An improved harvesting technique for collecting the resin of White Palle trees was developed in India Click image to enlarge © Arpana Basappa In Uttarakhand State, an aerial survey census technique was devised to allow resource assessment of Parmelia lichens that grow on trees and used to treat cardiac problems. A market chain analysis was used to establish a comprehensive picture of the trade of selected species of Parmelia and Coleus barbatus (valued as a de-wormer and in the treatment of cuts), to assist in the development of a long-term sustainable harvesting strategy.

The project’s guidelines have now been adopted as a guiding document by the national committee on ‘Incorporation of Non Timber Forest Products (NTFPs)/Medicinal Aromatic Dyes and Plants (MADPs) in the National Working Plan Code’, devising ways to build recognition of the value of non-timber forest products to local people.

In Karnataka State, a local “task team” in close association with a resin harvesting expert devised a new method to collect the resin of the White Palle Ailanthus triphysa tree, a product valued as a local medicine and used as incense. Instead of removing the bark and killing the tree, collectors now make shallow “wishbone” grooves in the trunk which are coated with a resin stimulating hormone. The quality of resin harvested in this way is significantly better compared to resin collected using conventional methods.

“It was important to find a way to collect the resin in a commercially viable way without destroying the tree,” explains Dr M N B Nair of the Institute for Ayurveda and Integrative Medicine (IAIM), who helped devise the method.


Lesotho and South Africa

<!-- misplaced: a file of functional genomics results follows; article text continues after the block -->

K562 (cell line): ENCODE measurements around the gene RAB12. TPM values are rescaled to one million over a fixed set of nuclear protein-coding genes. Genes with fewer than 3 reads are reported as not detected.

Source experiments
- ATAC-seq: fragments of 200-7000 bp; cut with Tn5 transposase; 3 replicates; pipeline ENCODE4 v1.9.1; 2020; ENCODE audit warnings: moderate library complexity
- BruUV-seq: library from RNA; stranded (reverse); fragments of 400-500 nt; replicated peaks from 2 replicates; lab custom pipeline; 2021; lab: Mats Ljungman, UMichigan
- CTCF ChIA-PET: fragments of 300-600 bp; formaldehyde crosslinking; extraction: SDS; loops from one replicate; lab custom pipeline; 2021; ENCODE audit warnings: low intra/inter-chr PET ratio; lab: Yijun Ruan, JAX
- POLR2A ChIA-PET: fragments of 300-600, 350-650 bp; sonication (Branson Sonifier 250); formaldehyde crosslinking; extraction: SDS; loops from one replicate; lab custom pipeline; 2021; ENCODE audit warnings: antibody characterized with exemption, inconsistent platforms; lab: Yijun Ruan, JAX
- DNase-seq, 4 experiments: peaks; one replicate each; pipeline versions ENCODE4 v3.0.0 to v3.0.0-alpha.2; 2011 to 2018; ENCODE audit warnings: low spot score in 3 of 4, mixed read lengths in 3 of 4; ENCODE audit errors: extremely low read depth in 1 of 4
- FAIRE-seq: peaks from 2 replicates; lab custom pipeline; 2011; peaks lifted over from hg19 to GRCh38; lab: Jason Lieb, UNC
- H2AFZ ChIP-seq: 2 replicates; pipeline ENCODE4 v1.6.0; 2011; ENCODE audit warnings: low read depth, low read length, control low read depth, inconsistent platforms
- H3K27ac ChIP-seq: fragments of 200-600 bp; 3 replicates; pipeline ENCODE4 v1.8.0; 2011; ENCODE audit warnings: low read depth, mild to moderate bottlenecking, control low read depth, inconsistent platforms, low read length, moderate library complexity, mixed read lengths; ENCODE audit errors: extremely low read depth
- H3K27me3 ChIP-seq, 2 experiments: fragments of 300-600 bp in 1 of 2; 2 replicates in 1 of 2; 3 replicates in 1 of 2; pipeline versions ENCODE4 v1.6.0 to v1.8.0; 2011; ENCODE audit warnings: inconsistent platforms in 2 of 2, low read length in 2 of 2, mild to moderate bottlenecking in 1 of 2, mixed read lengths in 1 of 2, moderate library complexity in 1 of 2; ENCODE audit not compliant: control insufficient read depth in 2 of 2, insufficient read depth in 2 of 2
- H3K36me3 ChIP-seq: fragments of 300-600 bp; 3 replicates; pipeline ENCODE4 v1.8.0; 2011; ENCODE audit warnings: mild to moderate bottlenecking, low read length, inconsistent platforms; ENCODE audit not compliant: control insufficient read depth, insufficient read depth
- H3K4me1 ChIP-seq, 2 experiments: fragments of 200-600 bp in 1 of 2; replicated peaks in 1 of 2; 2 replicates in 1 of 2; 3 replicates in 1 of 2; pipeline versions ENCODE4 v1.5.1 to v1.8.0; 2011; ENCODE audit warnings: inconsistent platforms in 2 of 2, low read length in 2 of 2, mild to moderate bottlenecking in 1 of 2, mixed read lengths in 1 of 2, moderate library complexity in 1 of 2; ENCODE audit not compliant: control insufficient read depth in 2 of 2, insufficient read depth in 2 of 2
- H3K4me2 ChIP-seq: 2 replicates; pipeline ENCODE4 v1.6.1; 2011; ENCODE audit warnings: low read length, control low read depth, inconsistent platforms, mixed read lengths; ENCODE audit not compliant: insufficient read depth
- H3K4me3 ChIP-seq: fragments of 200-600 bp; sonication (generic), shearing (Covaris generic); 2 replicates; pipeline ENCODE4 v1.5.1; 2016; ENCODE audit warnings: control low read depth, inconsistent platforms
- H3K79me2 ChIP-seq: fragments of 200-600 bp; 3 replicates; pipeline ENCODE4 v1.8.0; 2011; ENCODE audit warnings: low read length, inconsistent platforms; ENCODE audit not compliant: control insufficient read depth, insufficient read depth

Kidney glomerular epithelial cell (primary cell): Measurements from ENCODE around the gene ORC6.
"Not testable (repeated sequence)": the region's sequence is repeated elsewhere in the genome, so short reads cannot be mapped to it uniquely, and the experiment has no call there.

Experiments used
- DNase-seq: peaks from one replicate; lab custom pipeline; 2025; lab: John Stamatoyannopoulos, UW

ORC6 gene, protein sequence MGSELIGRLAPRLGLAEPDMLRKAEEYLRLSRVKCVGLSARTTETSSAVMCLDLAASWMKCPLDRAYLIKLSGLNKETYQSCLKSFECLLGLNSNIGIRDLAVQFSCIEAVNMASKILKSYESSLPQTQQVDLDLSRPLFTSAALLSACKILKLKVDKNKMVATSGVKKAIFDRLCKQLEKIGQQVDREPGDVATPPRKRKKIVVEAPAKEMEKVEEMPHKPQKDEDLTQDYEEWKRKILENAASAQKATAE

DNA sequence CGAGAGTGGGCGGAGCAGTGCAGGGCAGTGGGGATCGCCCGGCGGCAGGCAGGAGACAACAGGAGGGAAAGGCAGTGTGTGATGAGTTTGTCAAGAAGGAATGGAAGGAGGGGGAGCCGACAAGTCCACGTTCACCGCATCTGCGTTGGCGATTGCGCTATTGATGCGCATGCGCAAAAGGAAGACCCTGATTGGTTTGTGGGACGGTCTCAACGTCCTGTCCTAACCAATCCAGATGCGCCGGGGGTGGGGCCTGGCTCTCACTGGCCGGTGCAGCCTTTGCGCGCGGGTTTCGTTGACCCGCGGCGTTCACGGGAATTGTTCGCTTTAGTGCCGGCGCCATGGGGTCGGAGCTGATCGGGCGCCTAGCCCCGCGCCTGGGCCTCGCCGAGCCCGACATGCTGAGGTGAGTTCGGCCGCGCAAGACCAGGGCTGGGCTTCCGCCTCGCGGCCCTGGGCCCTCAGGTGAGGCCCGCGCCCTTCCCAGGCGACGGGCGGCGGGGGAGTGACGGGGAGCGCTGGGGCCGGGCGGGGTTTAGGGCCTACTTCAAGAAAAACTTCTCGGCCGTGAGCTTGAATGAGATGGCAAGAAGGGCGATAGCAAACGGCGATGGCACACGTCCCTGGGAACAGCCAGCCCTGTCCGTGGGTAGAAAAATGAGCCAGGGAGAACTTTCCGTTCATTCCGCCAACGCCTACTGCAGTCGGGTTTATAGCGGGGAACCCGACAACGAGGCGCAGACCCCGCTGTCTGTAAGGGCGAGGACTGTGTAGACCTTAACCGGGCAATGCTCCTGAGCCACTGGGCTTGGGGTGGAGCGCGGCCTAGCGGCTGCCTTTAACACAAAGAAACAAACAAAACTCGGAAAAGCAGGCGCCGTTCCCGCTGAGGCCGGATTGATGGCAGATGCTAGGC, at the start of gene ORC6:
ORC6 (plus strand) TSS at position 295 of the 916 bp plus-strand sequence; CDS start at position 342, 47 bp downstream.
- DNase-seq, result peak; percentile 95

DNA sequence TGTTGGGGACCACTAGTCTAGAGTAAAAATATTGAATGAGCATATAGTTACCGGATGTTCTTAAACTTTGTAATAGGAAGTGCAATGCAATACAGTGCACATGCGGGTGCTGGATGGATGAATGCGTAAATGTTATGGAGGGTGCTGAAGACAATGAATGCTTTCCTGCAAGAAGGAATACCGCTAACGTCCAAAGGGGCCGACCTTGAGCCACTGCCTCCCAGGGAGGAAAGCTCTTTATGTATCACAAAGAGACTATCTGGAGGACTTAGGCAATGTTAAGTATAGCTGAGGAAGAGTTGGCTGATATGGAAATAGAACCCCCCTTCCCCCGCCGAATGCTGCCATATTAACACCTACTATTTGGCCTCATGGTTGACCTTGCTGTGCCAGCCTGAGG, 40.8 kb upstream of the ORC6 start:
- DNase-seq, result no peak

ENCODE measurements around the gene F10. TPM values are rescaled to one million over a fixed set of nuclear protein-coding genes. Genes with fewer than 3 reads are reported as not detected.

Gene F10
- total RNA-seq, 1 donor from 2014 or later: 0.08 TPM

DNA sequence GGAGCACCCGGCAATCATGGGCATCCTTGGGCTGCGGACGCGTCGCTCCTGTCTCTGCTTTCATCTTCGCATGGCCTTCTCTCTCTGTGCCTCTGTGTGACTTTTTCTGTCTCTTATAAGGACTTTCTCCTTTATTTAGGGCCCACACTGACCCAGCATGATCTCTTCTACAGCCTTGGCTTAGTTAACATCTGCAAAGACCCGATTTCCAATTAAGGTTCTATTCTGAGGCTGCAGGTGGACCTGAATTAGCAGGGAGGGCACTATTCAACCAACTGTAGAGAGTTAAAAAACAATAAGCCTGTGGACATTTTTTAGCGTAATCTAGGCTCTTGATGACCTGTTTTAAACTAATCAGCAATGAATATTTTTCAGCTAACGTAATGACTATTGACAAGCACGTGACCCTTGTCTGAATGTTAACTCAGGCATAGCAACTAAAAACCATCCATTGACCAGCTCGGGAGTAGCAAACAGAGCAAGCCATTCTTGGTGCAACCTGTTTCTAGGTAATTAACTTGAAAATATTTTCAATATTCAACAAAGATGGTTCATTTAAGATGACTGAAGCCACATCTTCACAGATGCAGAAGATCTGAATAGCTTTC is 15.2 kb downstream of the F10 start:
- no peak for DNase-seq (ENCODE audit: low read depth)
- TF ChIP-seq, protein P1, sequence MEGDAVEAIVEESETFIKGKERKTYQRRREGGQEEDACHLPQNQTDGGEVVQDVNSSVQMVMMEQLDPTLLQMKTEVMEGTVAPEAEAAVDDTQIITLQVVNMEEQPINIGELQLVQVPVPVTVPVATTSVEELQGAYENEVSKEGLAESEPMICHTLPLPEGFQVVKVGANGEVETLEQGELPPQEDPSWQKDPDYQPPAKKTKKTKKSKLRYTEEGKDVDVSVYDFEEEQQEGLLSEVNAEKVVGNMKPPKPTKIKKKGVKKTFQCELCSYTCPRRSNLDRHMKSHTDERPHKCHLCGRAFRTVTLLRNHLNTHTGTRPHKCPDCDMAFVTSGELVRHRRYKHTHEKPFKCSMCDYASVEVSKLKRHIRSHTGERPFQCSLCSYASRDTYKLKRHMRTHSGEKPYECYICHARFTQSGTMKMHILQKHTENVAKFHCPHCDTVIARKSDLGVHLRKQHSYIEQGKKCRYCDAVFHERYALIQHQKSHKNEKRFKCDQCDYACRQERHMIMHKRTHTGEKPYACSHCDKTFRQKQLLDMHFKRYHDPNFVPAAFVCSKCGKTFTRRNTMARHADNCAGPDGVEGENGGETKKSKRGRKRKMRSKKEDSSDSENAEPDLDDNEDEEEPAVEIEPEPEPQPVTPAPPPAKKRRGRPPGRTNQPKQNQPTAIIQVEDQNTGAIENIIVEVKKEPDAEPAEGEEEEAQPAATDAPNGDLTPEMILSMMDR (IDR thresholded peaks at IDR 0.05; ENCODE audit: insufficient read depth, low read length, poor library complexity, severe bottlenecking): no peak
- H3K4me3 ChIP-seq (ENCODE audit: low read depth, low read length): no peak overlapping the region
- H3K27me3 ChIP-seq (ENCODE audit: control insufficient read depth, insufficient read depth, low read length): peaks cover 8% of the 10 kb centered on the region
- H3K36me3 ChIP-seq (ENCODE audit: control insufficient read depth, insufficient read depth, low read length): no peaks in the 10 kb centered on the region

Assessing Kalwerbossie growth: the tubers of this slow-growing plant and used to treat stomach disorders Click photo to enlarge © Britta Paetzold / TRAFFIC A harvesting and management strategy for Kalwerbossie Pelargonium sidoides in Lesotho will ensure substantial improvements to local livelihoods through the provision of a better quality, reliable supply of raw materials.

The trade in this slow-growing plant used to treat diarrhoea and other digestive disorders is currently largely unregulated, but following the project, a Biodiversity Management Plan for Kalwerbossie is soon to be submitted to the South African and Lesotho Governments.

A community meeting to discuss the harvesting of Chiraito in Langtang NP, Nepal Click photo to enlarge © Indu Bikal Sapkota In Kangchenjunga Conservation Area (KCA), the harvesting and trade of Kutki Neopicrorhiza scrophulariiflora, used to treat respiratory problems, and the harvesting of Chiraito Swertia chirayita in Langtang National Park Buffer Zone, used to treat coughs and common colds were studied, leading to implementation of sustainable harvesting practices, the identification of new market opportunities and ways to add value to the products. WWF-Nepal helped local communities strike a deal with an international medicinal plant trading company leading to higher prices and better income for local producers.

“Signing a memorandum of understanding with a medium/large national and international medicinal plant trader was a first promising step towards the establishment of business links,” said Ghana Shyam Gurung, Conservation Program Director, WWF Nepal

“Now we can have confidence that our harvest can be both sustainable and maximize our income potential.

“Complying with the FairWild Standards means obtaining a collection permit is more straightforward and means collecting bans can be avoided in the future.”